Venus in Fur

Fifty shades of great!

Venus In Fur
Venus In Fur

Venus in Fur, a Tony Award nominated play in 2012, is a David Ives adaptation of the Leopold von Sacher-Masoch novella Venus im Pelz.

Sacher-Masoch, a late nineteenth century Austrian writer, set out with the lofty ambition of critiquing his contemporary society through an epic series of novellas collectively known as The Legacy of Cain, sub-grouped under the six themes:  Love, Property, State, War, Work, and Death.

He only finished the first two, Love and Property, before abandoning this grandiose idea (ideas of this scale being best left to James Joyce); however, from the first, Love, came his most noted work, Venus in Furs, and it is from this novella that he became the name sake of the term masochism. In his day, Sacher-Masoch was as well-known as E.L. James, only his writing had more literary merit, and still remains relevant some hundred years later.

This adaptation does a brilliant job of modernising the original work through the use of the theatrical device of a ‘play within a play.’ We’re first introduced to Thomas (Todd MacDonald), a playwright-director, who following a gruelling and wasted day of auditions is on the phone to ‘the fiancée’, complaining about the general lack of talent; when, in through the door bursts a late auditionee, Vanda (Libby Munro) who embodies every discontent he has just finished voicing. Through the sheer force of her relentless nature, Vanda manages to get her late audition as Wanda von Dunajew, with Thomas reading the part of Severin von Kusiemski.  Confused? Don’t be, it totally works. There’s a certain degree of in-house humour that those in the biz will find especially delightful—just listen for those laughing the hardest.

What ensues is a complex game of power and position. Power is surrendered, refused, taken, abused, reclaimed, and ultimately lost when “the Lord hath smitten him and delivered him into a woman’s hands”. There’s so much in terms of power dynamic going on in this play. At the highest level, we have an actress at an audition—typically a position void of power–dominating a director, and a director willingly submitting to an actress of limited credits. Within the play within, we have Severin, a wealthy and powerful man in a painfully patriarchal society, willingly submitting to a woman—scandalous at the time no doubt. It’s an interesting and poignant (especially given recent national events) look at the powers at play between the genders, the possible motives of the abuser and the abused, and a glance at the paradoxical nature of sadomasochism. While tame by today’s standards, this is still the kind of subject matter that makes you think about where the line of ‘acceptable’ is drawn. Venus in Fur is the quintessential masochistic work, and remains relevant for good reason; it touches on and belongs to the psychological realm, and is still not fully understood.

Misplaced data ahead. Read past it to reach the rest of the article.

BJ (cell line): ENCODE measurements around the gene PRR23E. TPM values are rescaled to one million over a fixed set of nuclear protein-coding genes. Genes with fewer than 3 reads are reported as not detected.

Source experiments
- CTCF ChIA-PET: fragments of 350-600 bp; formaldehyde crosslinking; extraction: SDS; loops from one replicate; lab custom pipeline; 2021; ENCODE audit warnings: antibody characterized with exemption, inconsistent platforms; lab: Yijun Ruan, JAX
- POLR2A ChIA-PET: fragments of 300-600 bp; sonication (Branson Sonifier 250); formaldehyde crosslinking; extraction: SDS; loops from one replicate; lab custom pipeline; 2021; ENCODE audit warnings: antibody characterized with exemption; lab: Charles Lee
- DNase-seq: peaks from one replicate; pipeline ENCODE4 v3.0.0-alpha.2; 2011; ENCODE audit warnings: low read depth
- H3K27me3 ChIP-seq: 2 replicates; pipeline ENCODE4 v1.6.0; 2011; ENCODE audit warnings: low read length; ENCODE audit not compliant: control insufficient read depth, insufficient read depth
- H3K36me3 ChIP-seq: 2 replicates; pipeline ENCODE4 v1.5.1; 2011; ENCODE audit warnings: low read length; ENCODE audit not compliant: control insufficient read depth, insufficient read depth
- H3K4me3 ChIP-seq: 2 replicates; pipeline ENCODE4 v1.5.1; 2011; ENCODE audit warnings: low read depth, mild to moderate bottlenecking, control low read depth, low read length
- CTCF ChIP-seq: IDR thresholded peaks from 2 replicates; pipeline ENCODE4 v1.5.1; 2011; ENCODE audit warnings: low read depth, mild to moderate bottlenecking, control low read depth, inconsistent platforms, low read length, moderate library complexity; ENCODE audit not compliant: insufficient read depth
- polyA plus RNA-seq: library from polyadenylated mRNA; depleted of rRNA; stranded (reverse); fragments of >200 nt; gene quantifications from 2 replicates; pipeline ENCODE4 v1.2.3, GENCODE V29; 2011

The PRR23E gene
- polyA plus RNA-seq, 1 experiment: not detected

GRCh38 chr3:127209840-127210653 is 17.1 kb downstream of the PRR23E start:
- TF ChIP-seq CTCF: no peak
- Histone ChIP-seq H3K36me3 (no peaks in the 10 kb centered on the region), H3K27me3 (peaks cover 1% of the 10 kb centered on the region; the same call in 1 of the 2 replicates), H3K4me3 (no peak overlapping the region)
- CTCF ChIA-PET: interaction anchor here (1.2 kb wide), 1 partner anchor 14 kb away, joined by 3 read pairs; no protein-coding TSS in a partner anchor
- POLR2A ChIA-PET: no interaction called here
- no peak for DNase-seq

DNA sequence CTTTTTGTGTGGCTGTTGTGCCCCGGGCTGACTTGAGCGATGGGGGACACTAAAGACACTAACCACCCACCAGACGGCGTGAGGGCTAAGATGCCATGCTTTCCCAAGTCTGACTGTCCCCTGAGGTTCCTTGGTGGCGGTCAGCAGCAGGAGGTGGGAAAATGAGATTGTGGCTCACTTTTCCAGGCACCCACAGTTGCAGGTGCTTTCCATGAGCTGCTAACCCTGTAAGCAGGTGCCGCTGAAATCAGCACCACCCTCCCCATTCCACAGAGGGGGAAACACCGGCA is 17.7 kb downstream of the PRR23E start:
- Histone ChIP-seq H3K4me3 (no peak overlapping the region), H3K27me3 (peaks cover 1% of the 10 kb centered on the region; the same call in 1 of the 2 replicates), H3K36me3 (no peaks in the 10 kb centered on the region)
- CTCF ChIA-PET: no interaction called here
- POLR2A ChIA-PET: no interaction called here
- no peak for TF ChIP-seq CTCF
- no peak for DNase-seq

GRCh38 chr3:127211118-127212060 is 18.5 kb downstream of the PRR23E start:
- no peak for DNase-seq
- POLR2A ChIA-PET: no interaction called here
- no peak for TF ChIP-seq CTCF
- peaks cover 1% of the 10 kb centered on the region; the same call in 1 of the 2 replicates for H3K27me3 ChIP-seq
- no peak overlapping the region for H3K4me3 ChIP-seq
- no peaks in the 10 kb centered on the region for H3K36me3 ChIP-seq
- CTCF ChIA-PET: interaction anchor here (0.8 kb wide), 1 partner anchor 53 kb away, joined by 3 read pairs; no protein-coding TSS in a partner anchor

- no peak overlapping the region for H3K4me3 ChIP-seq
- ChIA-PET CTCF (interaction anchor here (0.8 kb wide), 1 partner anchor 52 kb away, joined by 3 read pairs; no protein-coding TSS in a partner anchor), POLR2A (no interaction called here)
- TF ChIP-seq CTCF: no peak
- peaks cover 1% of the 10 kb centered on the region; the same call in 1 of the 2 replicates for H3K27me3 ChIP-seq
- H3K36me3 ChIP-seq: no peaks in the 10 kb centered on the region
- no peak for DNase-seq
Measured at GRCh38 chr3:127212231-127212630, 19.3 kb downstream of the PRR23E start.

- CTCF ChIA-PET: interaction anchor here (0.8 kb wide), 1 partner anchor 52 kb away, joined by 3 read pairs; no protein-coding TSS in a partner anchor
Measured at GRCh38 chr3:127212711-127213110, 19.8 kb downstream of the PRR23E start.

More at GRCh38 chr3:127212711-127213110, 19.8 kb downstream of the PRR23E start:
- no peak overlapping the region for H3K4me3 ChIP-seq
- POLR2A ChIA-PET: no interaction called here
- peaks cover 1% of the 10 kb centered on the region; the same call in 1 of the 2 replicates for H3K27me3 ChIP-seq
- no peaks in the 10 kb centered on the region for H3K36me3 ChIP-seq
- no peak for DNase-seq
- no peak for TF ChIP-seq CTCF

The sagacious Andrea Moor, proving the best direction has its roots grounded in acting, has taken this very complicated play format, and brought it to the stage on the opening night without a hitch. The job of sculpting this play made easier by her selection of some high quality clay. Venus in Fur is a two-hander, but what a cast. Todd MacDonald, who has recently been less active as an actor since taking on the role as associate director of QTC, is once again treading the boards, and as expected gives a superlative performance—for 90 minutes without an interval no less. Libby Munro, a NIDA graduate of 2008, is surprisingly amazing, and dominates the stage. A relatively new talent, this being her first production with The Queensland Theatre Company; and yet, she has the on stage presence of a veteran, and gives a truly consummate performance. Both MacDonald and Munro slipped flawlessly between the personas of New Yorkers and that of their in-play character parts: for MacDonald, something vaguely Germanic; and Munro, a nineteenth century Continental woman. Melissa Angew, as voice/dialect consultant, has done an amazing job here; Munro comes bursting through the door as if straight out of Queens.

The set design (Simone Romaniuk) along with the lighting design (David Walters) became intrinsic to the play, as both were incorporated into the action, with the character Vanda setting the mood for the play reading by adjusting the warehouse lighting directly from the switchboard. Composition and sound design by Guy Webster was subtle at times, and punchy and powerful at others, punctuating the action, and added significantly to the productions quality.

Though it might be a little too early in the year to call it; what the hell, I’m going to name Venus in Fur ‘production of the year’. Whether that prediction holds true come December or not, this show is a must see. Munro is definitely one to keep an eye on; I’m sure we’ll be seeing a lot more of this huge emerging talent.

Venus in Fur will be playing at the Cremorne Theatre, QPAC till 27 July.

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